This is shot with the camera back on the tripod and a medium shot of the guests reading from the pulpit, just like we did for the Readings, Gospel and Sermon above.


This is also shot from the tripod, panning with the Bride and Grooms mothers. You will probably have to pull focus here also.



Now prayers will take place that is common to every Catholic mass. This section of the mass is not needed for a wedding video. This is when I like to roam around getting close-up shots of the guests, and details like the Newlyweds holding hands etc.


Also, if I were shooting with only one camera, I would go to the back of the church and get some wide angles of the whole scene and a few shots looking up the aisle at the couple with a long lens.


These shots can really help in editing to cover a camera zoom-in, for example. This will make the video look more professional and look as if it was shot with more than one camera.



These are filmed back on your tripod. Documentary edits will only use the communion. The reflection will be read from the pulpit, so it's probably a medium shot. There may be clapping at the end of this reading so beware of sound peaking.


This can be shot from two different positions:

  • You stand in the aisle facing the couple, who are about 10-15 feet away and walk in reverse down the church.
  • You stand at the bottom of the aisle and let them walk towards you as you pull-focus.
  • NB: You will have to talk to the photographer and see which way he/she likes to do it. Both of you will have to shoot it using the same method, or you'll get in each other's way.

Before the walk down the aisle starts, MAKE SURE you have brought the tripod down to the back of the church, you'll need it for the next step below.


placement for wedding videos


This is where all the guests line up, as they exit the church, and congratulate the Newlyweds. I like to leave the camera on a wide lens with the couple on one side of the frame and the approaching line of guests on the other side.


You may have to set your camera high up on the tripod as people have a habit of standing in the line of sight. This can be a boring shot and is used in the documentary edit. It's probably the only opportunity to get every single guest on film.


After this is done, you'll film them mingling with guests in the churchyard, leaving in the wedding car, the photoshoot, and the arrival at the reception. These are all mostly shot "Run n Gun" style. The next big shot of the day is the.



Usually, all the guests will be seated, and the food orders will be taken. This is also when the Bride and Groom have a bit of a relax away from the crowd and cameras.

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So they are about to enter, where do you stand? I usually stand to one side facing the doors. They are announced and the doors open, I let them walk pass me as I keep them in the frame and then I follow them to their seats. Its that simple.


Make sure you ask the manager which route he will take them to the head table, so you don't get caught out. Also stay within 8 to 10 feet of them, shooting on a wide-angle lens.



This is fairly straightforward. Just stand in front of them. A lot of guests may be surrounding you trying to get their shots. Often the photographer may be gone home by now, depending on the package they ordered.


Therefore, you can direct the couple here so you and the guests can get the shots you need. A kiss, a close up of the knife cutting the cake and a reverse shot from behind the couples back's showing the guests clamouring for a photo.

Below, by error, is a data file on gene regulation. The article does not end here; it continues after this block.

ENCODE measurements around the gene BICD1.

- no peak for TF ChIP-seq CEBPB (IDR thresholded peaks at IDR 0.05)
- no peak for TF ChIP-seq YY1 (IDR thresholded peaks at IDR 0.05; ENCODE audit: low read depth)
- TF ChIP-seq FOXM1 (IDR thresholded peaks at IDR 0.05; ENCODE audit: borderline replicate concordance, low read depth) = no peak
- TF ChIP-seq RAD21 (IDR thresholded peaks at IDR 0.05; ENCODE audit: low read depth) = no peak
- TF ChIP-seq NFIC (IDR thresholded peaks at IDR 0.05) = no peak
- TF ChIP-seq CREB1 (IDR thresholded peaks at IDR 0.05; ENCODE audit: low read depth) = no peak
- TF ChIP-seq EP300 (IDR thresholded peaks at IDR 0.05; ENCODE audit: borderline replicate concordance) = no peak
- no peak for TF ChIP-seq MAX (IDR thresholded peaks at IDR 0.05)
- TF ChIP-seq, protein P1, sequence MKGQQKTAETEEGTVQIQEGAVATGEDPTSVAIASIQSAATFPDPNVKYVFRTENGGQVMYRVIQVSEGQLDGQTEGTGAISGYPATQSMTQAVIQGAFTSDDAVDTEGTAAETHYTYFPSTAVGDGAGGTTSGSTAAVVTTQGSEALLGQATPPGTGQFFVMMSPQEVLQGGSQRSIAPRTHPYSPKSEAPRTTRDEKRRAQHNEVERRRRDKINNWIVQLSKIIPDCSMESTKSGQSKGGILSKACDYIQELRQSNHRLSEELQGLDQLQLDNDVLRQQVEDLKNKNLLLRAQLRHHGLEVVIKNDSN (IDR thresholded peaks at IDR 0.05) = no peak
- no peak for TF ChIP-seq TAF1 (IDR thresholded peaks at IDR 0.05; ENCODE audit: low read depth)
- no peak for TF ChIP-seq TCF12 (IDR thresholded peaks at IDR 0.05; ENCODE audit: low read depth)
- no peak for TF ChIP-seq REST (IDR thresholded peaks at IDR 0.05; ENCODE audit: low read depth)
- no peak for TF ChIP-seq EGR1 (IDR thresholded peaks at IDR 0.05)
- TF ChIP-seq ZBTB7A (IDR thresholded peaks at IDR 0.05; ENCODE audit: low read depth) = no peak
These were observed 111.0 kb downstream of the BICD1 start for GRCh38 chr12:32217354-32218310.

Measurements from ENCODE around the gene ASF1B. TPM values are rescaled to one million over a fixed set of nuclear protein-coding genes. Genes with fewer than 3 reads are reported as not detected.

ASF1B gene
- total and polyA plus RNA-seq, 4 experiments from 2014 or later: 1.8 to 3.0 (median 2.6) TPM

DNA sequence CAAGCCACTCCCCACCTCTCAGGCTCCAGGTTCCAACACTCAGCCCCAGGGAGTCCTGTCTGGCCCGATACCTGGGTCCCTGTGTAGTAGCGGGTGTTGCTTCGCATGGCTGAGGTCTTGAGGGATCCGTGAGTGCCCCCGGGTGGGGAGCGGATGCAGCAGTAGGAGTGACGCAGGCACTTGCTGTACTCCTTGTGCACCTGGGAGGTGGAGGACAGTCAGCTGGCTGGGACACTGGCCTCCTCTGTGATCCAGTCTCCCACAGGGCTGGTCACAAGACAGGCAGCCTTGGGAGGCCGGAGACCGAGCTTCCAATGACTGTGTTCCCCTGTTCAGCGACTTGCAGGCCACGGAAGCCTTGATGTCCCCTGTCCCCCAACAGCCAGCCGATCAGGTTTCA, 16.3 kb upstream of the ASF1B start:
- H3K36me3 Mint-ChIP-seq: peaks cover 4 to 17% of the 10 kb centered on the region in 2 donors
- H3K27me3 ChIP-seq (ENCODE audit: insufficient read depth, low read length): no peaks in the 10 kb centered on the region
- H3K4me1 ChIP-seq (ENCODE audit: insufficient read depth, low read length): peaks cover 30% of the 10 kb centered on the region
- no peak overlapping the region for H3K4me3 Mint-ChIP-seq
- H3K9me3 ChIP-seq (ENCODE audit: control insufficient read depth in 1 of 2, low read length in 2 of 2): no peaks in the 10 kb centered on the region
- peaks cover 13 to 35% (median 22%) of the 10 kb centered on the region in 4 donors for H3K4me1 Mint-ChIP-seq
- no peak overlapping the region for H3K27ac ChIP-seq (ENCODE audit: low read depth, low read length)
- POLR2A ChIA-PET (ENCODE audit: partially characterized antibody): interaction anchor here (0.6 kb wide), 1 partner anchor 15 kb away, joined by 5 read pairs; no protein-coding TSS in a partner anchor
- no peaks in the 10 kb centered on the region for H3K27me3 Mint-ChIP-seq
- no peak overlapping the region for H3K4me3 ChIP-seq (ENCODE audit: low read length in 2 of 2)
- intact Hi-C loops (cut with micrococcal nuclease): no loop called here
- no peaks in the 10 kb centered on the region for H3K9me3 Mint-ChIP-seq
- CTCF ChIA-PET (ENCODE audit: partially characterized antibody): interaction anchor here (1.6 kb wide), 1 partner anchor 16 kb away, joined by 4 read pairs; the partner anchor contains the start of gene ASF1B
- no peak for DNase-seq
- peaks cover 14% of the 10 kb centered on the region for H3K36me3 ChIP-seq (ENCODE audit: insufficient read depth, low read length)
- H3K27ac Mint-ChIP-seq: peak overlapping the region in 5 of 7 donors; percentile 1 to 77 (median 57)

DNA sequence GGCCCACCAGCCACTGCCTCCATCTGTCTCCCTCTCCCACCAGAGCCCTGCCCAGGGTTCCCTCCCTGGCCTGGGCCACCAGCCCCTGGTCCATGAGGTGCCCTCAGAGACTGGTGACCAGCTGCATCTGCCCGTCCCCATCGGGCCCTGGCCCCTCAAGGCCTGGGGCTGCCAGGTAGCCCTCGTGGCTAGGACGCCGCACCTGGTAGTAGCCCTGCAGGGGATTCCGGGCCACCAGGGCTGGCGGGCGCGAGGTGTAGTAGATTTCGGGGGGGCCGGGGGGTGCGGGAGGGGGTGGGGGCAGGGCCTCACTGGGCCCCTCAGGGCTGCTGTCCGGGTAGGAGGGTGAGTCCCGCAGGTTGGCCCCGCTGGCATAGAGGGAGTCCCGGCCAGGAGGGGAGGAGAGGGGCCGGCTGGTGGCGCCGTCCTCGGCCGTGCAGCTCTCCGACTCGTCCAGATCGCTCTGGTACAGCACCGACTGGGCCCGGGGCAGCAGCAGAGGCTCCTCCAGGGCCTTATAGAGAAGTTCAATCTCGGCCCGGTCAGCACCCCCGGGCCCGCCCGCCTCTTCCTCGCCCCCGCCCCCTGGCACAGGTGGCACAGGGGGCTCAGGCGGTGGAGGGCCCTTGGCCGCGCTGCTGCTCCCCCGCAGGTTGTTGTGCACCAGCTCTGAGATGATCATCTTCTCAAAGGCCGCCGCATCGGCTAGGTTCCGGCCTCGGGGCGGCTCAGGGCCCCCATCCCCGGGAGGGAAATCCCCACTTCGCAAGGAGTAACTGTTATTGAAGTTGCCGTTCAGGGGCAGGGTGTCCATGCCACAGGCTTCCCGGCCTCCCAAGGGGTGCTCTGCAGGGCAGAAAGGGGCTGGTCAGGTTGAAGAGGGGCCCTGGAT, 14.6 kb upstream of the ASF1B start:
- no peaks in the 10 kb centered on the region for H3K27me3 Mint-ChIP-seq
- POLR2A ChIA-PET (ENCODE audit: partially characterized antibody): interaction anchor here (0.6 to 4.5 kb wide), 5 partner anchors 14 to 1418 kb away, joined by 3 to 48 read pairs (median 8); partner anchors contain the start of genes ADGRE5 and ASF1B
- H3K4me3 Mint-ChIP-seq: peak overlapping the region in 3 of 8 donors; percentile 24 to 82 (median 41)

This is the second most important part of the wedding when it comes to sound recording. Make sure you test everything before these start.


If you have one camera, place the camera directly in front of the centre of the head table (about 10-15 feet back from the head table) This is handy because you will not have to change your focus point during the speech.


If you don't want a boring one-wide-angle frame of the whole speeches, then use your zoom lens to zoom fast when the mic is changing hands and cut the zoom out in editing.


Before and directly after the speech, get non-descript 10-second close-ups of some guests and each person at the head table. You will use these to cover the zooms in the edit.


If you have two cameras, then life is a lot easier. Place the B-camera in the centre as above and then roam with the A-camera picking off different angles.


This is the best shot on a gimbal. It adds a dynamic wow factor to the final film. If the guests join in, you may struggle for room and get bumped into a lot. If you are shooting a documentary edit, it's good to have both the gimbal and a second wide-angle camera, on a tripod, which you can sync with the gimbal camera in editing.



If you are doing a documentary edit, then you will need to have a tripod that can shoot over people's heads. Place the camera high on the outskirts of the dance floor. If you don't have a second camera, then you will have to hide your zoom-in and zoom-outs with the panning of the camera.


This is hard and doesn't look the best, so it's always good to have a second camera on a gimbal or a tripod shooting from a complementary angle on a longer lens.



The morning of a wedding is fairly typical operation. The groom and his groomsmen hang out, the bride and bridesmaids get their hair and makeup done. After that, you will be running around until the wedding is over. So it's best to set the heavy bag in the corner and take it easy on your shoulders and back. Only carry what you need.


Having every lens option at once is no use to you. A camera and two lenses are perfect for running around. Be sure to have extra batteries and formatted memory cards ready to go. Nothing is worse than having to tell the couple to hold off on tossing the bouquet because your batteries died. I've seen it happen. Don't be that person. If necessary, find an outlet and have a charging station for any batteries you have already used. Looking for a Video Company in Melbourne? Check out our ultimate list of videographers here.